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Readers are asked to send a note of any misprints or mistakes that they spot in this article to editor@pnreview.co.uk

This article is taken from PN Review 7, Volume 5 Number 3, April - June 1979.

4th August, 1914-Robert Frost Helen Thomas

This is a chapter from Time and Again, memoirs and letters of Helen Thomas, collected for publication by Myfanwy Thomas, and due out in the summer of 1978 (Carcanet).

WE WERE to spend a long summer holiday with Robert Frost and his family. They had taken a furnished cottage in a remote hamlet in Herefordshire near Ledbury, and we had taken rooms in a farmhouse across the fields nearby. Edward and Merfyn were already there, having cycled from Steep, and I was to follow on August 4th with our two girls, our dog Rags, and a Russian Bedales boy, Peter Mrosovski, who spent his holidays with us. So on the 4th of August, 1914, quite undeterred by the news in the morning papers that war between England and Germany had been declared, we set out on the long and complicated journey from Petersfield to Ledbury.

I forget if there was any unusual crowd of passengers on Petersfield station, but as we proceeded on our journey it was obvious from the crowds in the stations we stopped at that people were in a state of excitement. Families on holiday were hurrying home, reservists were being called up and soldiers recalled from leave, and everywhere the stations were thronged with trunks, kitbags and other luggage and with restless and anxious people. However, very much later than our scheduled time we reached Oxford. Here we were told to leave the train which, in the ordinary way, would have gone on to complete the journey. That station was in a state of chaos. It was now late in the day and I asked the station master when I could expect a train to Ledbury. He said he could not tell me, and advised me to stay the night in Oxford when I told him I had three children with me. But even if I had been able to afford such a thing, all available accommodation was filled, I was told by a man who had helped me with the luggage.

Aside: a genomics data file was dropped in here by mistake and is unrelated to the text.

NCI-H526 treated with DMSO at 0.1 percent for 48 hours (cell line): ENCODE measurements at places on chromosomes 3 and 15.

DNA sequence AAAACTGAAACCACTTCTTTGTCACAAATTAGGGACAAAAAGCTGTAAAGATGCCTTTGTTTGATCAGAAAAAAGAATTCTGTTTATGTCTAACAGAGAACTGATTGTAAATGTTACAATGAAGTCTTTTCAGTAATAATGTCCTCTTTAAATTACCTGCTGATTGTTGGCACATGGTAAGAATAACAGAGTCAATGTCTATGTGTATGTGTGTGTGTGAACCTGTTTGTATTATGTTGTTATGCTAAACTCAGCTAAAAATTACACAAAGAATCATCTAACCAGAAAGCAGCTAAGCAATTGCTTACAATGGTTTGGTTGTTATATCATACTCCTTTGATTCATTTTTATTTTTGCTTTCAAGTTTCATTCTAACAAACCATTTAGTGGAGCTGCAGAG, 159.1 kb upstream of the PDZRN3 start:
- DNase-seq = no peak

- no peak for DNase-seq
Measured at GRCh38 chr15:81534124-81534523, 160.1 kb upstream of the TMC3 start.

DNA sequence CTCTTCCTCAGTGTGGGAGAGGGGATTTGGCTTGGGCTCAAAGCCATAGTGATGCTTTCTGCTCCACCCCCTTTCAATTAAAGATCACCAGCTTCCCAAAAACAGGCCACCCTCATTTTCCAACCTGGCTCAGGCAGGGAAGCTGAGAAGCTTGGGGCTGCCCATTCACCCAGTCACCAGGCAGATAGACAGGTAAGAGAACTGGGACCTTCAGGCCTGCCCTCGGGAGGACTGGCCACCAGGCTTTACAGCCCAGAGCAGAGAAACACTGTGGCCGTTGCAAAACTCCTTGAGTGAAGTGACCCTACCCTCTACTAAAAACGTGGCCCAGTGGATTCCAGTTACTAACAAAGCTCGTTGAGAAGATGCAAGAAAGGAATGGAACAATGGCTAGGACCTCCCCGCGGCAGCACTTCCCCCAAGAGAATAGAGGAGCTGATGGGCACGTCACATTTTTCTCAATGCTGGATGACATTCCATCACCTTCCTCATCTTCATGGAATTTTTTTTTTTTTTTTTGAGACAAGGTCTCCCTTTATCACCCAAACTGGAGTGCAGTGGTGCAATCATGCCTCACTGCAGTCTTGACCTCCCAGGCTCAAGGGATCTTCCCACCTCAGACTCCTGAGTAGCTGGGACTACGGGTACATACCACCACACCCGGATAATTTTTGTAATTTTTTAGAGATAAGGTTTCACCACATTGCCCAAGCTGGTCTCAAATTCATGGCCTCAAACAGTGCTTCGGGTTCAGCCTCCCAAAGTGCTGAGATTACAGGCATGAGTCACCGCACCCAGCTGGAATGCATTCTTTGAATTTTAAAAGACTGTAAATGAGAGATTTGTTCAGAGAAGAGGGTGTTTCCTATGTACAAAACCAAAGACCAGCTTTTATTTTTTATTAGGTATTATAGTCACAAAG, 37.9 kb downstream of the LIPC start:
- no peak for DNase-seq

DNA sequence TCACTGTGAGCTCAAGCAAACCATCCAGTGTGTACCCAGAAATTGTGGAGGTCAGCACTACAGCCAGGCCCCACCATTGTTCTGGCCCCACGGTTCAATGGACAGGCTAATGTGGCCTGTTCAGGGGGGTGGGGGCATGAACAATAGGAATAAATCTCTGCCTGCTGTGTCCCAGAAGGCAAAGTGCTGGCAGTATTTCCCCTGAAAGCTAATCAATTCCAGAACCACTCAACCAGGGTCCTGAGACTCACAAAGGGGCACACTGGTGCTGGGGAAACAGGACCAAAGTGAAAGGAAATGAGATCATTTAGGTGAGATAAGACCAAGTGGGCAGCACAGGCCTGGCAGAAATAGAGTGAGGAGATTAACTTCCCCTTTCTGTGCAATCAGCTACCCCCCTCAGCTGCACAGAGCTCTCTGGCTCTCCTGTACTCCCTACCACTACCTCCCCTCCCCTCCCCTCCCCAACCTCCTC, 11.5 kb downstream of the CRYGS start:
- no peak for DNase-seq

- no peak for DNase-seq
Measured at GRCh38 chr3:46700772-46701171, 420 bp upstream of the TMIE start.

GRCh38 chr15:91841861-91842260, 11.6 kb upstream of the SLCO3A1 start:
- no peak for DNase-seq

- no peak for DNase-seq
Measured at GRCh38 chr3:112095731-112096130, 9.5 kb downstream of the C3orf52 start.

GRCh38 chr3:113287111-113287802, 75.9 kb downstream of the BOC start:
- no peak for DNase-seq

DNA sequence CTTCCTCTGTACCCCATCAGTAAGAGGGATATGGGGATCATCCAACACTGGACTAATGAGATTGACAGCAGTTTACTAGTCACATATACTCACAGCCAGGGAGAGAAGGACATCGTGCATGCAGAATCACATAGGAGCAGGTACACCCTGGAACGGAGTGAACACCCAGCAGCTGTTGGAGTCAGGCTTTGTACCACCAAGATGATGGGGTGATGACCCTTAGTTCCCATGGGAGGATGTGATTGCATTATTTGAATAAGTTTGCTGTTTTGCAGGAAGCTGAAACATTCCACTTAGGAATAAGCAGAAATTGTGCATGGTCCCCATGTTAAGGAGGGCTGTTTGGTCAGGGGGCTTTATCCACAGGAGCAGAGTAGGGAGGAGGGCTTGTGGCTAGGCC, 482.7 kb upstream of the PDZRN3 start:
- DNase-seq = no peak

So we waited and waited, after sending Edward a telegram. At last a train came in and the station master told me it was at least going in the direction of Ledbury, so I and the children got in hopefully. After a slow journey with many stops between stations, we arrived in Malvern at midnight and here we were told the train would go no further. So out we all bundled, the children tired and frightened. I again found the station master and asked if a train would be going to Ledbury. He answered, 'Not tonight.' I asked him if I and the children could sleep in the waiting room, but he was quite firm in his refusal. I asked him what he would suggest I do, but he had no ideas at all. All he knew was that I must leave the station. However, a kind and intelligent porter heard my story and said he had a friend who owned a cab and he thought he would be willing to drive us to our remote farm beyond Ledbury. The cab eventually came and our considerable luggage and the children were packed in and off we went. The country was entirely unknown to me, and I had not the least idea, as we drove off uphill in the darkness, how far away we were from our destination or in what direction it lay.

But I shall never forget that drive over the Malvern Hills which a huge full harvest moon lighted up like a stage set. Even in my distress and weariness I was entranced by the beauty of the scene and the silence and mystery of the deserted countryside, either in deepest shadow or brilliant moonlight.